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ISSUE 117 VOL 16 PUBLISHED 4/23/2004

Additional work study hours added to Rolvaag

By Maren Daniel
Staff Writer

Friday, April 23, 2004

Beginning next year, Rolvaag Memorial Library will be open an additional 15 hours every week. The decision came after Dean of Students Greg Kneser moved 30 hours of work study from the current late-night study area in Holland Hall to the library. Because the library is always double-staffed, this means an additional 15 hours.

According to College Librarian Bryn Geffert, Rolvaag will shoot to keep the third (main) floor open until 2 a.m. Monday through Thursday. A theater rope and motion detectors have been purchased to block off the main staircase to the fourth floor during these hours. The doors to the other staircases off the third floor will be locked.

The rest of the library will keep its current hours from 8 a.m. to midnight Monday through Thurs-day. Hours on Friday will most likely be 8 a.m. to 9 p.m. for the entire library. Saturday hours will probably be 9 a.m. to 9 p.m..

Geffert decided on this schedule after attending the Student Senate meeting last week and meeting with the library's circulation department.

Geffert and Kneser said that they would both have been willing to implement the new schedule this year, but did not want to inconvenience those employed in Holland's late-night study area.

Over the years, students have expressed a desire for longer library hours. Some would like the library to be open later on the last day of breaks when students return.

Others have requested later hours during the week, later hours on weekends, and earlier hours on Sunday mornings.

Brittany Larson '06, who originally approached Kneser with the idea of extending the library's hours, noticed that Carleton's Gould library is open until 1 a.m., and thought Rolvaag could be open later as well.

"The library is a tremendous resource for St. Olaf students and the more accommodating it is, the more it will be used," Larson said.

Kneser appreciates that the issue of library hours was raised by a student, since late night studying is such a part of students' lives.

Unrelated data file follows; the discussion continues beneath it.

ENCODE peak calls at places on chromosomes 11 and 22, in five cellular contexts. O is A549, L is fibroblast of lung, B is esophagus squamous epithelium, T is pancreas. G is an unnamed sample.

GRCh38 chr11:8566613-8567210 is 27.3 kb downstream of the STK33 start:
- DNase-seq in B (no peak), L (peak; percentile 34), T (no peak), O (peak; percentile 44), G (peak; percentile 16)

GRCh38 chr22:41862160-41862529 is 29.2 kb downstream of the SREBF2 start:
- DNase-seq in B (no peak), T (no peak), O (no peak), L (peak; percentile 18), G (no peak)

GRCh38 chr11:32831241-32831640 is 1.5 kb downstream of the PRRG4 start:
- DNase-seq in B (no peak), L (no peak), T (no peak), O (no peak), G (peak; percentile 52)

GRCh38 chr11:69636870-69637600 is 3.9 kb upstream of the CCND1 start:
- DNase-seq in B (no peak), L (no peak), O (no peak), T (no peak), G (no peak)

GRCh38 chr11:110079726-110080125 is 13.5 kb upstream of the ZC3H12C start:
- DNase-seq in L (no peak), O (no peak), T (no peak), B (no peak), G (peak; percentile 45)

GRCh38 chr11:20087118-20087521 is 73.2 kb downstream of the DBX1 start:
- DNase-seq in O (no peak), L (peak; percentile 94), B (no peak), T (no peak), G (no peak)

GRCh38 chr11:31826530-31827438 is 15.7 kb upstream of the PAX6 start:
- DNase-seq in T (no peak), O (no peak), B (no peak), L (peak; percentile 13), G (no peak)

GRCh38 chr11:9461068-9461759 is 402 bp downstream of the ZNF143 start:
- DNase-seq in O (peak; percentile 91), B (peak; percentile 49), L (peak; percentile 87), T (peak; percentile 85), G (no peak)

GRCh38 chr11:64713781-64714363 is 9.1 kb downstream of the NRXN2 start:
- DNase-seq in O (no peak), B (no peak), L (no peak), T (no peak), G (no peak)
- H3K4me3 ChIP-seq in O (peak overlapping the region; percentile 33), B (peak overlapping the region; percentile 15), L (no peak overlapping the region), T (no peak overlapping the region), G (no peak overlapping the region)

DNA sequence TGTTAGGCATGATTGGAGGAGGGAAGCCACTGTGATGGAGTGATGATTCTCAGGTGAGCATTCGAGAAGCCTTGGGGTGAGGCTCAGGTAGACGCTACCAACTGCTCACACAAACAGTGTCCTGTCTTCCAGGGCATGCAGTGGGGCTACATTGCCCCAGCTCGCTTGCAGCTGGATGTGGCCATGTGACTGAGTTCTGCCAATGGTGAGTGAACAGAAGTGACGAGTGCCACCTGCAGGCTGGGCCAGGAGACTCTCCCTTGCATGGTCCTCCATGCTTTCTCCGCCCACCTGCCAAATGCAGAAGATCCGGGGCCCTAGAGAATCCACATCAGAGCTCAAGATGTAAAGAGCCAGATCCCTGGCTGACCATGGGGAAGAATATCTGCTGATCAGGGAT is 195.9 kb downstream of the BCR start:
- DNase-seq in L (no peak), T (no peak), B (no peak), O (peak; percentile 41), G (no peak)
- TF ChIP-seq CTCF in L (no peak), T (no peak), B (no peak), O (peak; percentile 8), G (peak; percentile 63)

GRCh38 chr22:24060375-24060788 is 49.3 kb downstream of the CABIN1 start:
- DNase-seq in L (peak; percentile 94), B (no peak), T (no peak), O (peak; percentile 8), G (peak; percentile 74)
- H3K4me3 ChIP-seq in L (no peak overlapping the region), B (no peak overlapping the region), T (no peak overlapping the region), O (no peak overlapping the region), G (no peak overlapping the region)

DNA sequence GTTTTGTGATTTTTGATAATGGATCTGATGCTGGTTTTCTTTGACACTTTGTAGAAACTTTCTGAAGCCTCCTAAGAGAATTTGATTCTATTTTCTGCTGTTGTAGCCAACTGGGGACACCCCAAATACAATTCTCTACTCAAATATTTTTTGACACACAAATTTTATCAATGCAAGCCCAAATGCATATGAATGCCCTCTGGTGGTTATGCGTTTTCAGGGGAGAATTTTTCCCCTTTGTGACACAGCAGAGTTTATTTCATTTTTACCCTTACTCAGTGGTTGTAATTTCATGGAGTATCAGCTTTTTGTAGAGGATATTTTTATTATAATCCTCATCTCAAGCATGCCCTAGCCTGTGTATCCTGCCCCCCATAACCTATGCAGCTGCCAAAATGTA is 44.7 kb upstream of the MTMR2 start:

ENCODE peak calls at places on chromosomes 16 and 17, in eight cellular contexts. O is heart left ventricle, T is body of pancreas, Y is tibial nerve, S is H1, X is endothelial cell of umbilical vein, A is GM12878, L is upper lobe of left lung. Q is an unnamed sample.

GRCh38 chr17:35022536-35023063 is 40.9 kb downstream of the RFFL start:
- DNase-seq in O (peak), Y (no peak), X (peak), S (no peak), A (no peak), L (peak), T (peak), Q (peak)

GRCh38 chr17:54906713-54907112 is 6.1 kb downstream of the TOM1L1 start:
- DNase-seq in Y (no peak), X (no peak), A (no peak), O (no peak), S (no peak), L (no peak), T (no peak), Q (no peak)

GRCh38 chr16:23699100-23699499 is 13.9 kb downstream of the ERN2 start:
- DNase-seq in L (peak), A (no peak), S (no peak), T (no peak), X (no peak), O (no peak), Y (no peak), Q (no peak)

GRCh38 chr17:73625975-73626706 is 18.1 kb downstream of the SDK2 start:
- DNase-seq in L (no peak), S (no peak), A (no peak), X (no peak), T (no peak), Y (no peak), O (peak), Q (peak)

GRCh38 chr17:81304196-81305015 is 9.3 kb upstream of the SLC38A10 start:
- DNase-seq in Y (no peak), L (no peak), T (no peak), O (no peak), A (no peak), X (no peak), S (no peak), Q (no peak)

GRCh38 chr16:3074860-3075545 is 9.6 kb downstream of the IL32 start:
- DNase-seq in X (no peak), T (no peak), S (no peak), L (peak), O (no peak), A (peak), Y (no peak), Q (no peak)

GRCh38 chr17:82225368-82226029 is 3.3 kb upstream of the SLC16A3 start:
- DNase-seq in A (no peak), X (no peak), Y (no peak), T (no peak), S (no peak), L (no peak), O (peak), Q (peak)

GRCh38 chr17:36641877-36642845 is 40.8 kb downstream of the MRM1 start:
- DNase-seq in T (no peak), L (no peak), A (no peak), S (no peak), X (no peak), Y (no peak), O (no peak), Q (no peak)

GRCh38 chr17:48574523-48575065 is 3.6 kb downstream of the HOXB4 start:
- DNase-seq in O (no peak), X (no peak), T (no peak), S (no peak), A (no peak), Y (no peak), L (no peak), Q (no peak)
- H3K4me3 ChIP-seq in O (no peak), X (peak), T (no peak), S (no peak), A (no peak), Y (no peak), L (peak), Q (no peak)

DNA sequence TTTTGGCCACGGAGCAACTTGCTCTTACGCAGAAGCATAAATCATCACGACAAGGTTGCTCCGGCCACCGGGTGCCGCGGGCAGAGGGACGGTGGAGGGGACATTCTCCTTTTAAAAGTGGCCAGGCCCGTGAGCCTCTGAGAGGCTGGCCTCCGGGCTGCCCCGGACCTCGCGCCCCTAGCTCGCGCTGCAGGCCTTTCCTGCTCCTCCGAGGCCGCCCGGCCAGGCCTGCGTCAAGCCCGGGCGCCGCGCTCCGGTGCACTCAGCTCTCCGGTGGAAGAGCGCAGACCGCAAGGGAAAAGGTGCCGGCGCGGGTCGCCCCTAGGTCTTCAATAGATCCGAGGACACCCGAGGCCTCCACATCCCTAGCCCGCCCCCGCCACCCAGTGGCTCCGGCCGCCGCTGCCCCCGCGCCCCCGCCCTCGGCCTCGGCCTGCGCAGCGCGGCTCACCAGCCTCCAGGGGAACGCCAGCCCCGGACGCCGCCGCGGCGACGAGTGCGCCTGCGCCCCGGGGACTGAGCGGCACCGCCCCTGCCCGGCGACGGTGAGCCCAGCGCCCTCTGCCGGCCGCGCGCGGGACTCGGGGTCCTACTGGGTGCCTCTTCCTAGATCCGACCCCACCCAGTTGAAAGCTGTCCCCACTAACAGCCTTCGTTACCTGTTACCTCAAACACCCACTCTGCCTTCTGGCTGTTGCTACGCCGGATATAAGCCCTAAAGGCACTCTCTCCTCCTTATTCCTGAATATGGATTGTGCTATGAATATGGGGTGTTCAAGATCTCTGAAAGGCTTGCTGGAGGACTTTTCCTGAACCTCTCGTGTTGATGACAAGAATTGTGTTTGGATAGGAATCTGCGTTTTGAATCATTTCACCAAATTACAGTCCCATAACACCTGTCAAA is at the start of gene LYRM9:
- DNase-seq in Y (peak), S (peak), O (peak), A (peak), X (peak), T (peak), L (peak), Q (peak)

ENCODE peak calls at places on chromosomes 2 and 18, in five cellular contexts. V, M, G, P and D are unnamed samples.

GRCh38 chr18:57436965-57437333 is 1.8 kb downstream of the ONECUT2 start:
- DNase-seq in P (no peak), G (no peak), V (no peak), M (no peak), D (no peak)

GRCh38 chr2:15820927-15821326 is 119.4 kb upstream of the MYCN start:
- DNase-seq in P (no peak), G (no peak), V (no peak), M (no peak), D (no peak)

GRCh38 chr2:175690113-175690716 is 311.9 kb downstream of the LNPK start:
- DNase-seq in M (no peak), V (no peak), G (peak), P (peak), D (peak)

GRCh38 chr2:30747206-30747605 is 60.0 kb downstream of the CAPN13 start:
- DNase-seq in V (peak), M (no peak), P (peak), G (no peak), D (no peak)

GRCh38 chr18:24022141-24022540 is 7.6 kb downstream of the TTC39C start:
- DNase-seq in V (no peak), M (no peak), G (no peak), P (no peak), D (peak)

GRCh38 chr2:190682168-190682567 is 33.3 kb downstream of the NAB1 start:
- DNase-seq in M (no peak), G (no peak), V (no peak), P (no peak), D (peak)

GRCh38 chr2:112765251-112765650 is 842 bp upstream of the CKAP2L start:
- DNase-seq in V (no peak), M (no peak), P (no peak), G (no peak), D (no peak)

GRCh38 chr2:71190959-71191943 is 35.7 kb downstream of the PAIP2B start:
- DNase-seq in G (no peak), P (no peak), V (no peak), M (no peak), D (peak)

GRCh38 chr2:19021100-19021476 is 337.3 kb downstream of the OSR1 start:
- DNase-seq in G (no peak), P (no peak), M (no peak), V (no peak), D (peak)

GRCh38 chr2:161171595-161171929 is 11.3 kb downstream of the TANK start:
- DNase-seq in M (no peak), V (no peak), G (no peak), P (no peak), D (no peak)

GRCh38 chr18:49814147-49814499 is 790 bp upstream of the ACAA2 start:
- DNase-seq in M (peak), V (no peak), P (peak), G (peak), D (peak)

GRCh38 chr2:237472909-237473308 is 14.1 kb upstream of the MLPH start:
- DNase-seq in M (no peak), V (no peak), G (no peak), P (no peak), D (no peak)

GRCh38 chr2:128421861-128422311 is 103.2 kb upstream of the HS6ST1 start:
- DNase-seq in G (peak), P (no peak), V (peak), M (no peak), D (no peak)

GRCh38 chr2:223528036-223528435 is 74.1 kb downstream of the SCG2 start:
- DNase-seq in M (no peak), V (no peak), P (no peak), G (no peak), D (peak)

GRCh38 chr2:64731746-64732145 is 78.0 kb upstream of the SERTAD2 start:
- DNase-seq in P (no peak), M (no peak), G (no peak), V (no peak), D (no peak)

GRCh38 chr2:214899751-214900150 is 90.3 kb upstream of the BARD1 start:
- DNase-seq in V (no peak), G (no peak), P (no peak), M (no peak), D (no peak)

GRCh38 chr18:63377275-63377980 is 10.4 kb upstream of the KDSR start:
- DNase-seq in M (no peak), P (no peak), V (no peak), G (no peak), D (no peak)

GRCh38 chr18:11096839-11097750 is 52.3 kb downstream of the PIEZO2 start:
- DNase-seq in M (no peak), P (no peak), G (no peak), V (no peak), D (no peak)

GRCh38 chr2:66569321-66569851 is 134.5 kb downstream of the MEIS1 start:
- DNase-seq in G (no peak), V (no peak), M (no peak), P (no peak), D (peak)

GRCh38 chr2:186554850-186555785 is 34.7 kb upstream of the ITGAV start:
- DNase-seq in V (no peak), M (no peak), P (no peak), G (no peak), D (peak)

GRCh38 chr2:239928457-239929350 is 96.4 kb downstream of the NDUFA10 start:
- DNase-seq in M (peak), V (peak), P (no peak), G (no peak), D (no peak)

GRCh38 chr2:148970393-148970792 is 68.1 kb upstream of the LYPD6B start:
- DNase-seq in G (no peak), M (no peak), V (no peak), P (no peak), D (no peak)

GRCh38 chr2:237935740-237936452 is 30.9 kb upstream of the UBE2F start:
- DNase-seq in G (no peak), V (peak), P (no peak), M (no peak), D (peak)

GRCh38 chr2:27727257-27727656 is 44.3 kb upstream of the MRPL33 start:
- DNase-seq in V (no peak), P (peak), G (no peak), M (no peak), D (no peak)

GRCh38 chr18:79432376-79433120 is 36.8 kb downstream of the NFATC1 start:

However, not all students are as enthusiastic about the new hours.

"I like that they kick me out at midnight," Sara Egeland '07 said. "It makes me get to bed when I have class the next morning."

Betsy Busa, who coordinates student work hours for Rolvaag, has some concerns about sleep deprivation and about recruiting people to work from midnight to 2 a.m..

She said that Carleton's Gould library, which stays open until 1 a.m., is not staffed by students. She hopes to find "night owls who don't have early morning classes" to work the late shift.

Kneser feels that moving the student work hours that fund the late night study area to the library is "a better use of resources."

"The area in Holland is underutilized," Kneser said. "A lot of students don't even know about it."

The late-night study area in Holland Hall, which will close when the library's new hours begin, opened in the days when computers in residence halls were rare and special software was only available on Holland's computers. The building's late hours - - it is currently open until 3 a.m. - - were meant to benefit students needing access to this software.

Now that residence halls are well-equipped with public as well as personal computers, later hours in Holland are not as necessary.

Roberta Lembke, director of Informational and Instructional Technologies, plans on making sure computers in the library are equipped with any special software currently used during Holland's late hours.

In addition, IIT will provide more computers, scanning stations and video-editing software in the microfiche room, which will be open during the later hours along with the rest of the third floor. This will allow students to edit video projects later at night instead of having to fit it in to IIT's hours, which is currently the only option.

Lembke said the new area in the microfiche room will be "not grandiose, but really nice with quality machines."

She hopes that this area will be a nice change from Holland's late night study spot, to which she has always been opposed because of its numerous corridors and corners that are difficult to patrol.

"It's not a good place for a woman to be late at night," she said.

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